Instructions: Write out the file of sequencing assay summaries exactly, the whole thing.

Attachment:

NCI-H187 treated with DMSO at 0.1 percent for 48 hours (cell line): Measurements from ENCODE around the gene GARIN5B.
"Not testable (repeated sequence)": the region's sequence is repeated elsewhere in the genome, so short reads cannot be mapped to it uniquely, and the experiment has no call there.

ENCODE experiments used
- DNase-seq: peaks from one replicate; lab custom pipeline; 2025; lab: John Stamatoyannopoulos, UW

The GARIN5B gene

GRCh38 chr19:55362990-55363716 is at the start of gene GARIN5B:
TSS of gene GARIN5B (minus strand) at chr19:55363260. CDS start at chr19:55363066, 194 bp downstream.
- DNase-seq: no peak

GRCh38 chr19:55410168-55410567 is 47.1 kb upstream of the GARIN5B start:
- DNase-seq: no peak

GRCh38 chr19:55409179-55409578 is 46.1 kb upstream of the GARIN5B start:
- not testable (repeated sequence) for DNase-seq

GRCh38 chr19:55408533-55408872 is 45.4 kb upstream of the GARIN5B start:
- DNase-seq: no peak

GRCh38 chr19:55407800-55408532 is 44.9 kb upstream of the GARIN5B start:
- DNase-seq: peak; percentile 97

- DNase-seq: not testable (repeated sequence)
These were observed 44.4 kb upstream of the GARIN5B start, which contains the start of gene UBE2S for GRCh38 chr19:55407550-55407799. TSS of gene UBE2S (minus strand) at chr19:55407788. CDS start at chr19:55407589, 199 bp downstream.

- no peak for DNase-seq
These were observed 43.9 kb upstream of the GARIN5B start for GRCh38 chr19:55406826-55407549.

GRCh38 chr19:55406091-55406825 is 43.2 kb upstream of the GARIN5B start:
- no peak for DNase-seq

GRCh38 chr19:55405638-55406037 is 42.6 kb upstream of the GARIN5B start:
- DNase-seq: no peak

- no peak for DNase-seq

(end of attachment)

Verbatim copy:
NCI-H187 treated with DMSO at 0.1 percent for 48 hours (cell line): Measurements from ENCODE around the gene GARIN5B.
"Not testable (repeated sequence)": the region's sequence is repeated elsewhere in the genome, so short reads cannot be mapped to it uniquely, and the experiment has no call there.

ENCODE experiments used
- DNase-seq: peaks from one replicate; lab custom pipeline; 2025; lab: John Stamatoyannopoulos, UW

The GARIN5B gene

GRCh38 chr19:55362990-55363716 is at the start of gene GARIN5B:
TSS of gene GARIN5B (minus strand) at chr19:55363260. CDS start at chr19:55363066, 194 bp downstream.
- DNase-seq: no peak

GRCh38 chr19:55410168-55410567 is 47.1 kb upstream of the GARIN5B start:
- DNase-seq: no peak

GRCh38 chr19:55409179-55409578 is 46.1 kb upstream of the GARIN5B start:
- not testable (repeated sequence) for DNase-seq

GRCh38 chr19:55408533-55408872 is 45.4 kb upstream of the GARIN5B start:
- DNase-seq: no peak

GRCh38 chr19:55407800-55408532 is 44.9 kb upstream of the GARIN5B start:
- DNase-seq: peak; percentile 97

- DNase-seq: not testable (repeated sequence)
These were observed 44.4 kb upstream of the GARIN5B start, which contains the start of gene UBE2S for GRCh38 chr19:55407550-55407799. TSS of gene UBE2S (minus strand) at chr19:55407788. CDS start at chr19:55407589, 199 bp downstream.

- no peak for DNase-seq
These were observed 43.9 kb upstream of the GARIN5B start for GRCh38 chr19:55406826-55407549.

GRCh38 chr19:55406091-55406825 is 43.2 kb upstream of the GARIN5B start:
- no peak for DNase-seq

GRCh38 chr19:55405638-55406037 is 42.6 kb upstream of the GARIN5B start:
- DNase-seq: no peak

- no peak for DNase-seq